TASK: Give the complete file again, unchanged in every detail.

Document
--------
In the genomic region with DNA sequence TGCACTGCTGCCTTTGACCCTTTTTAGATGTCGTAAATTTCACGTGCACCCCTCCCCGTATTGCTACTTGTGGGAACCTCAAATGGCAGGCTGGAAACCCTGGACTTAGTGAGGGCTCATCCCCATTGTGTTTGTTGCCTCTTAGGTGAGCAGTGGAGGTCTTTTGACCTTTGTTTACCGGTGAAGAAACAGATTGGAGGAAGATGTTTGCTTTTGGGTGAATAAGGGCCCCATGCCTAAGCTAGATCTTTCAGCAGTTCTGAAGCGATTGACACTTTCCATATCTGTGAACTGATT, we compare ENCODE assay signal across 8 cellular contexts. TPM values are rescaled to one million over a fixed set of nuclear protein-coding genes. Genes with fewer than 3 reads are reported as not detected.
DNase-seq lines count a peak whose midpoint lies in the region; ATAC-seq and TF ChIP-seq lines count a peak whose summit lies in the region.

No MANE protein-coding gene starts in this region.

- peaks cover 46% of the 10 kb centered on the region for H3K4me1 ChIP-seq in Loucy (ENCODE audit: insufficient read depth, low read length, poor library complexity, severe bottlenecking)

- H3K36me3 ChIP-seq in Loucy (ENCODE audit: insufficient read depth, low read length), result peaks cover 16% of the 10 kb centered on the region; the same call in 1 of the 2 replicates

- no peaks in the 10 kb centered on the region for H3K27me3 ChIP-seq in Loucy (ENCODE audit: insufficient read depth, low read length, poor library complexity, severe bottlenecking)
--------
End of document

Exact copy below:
In the genomic region with DNA sequence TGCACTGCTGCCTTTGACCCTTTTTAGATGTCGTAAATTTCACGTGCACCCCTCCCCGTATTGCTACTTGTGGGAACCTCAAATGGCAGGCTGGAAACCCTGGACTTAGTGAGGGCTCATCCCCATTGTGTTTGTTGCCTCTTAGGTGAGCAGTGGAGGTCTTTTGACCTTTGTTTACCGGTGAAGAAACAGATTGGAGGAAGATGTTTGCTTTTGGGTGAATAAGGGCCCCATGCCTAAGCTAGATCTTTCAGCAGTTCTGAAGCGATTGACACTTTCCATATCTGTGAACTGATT, we compare ENCODE assay signal across 8 cellular contexts. TPM values are rescaled to one million over a fixed set of nuclear protein-coding genes. Genes with fewer than 3 reads are reported as not detected.
DNase-seq lines count a peak whose midpoint lies in the region; ATAC-seq and TF ChIP-seq lines count a peak whose summit lies in the region.

No MANE protein-coding gene starts in this region.

- peaks cover 46% of the 10 kb centered on the region for H3K4me1 ChIP-seq in Loucy (ENCODE audit: insufficient read depth, low read length, poor library complexity, severe bottlenecking)

- H3K36me3 ChIP-seq in Loucy (ENCODE audit: insufficient read depth, low read length), result peaks cover 16% of the 10 kb centered on the region; the same call in 1 of the 2 replicates

- no peaks in the 10 kb centered on the region for H3K27me3 ChIP-seq in Loucy (ENCODE audit: insufficient read depth, low read length, poor library complexity, severe bottlenecking)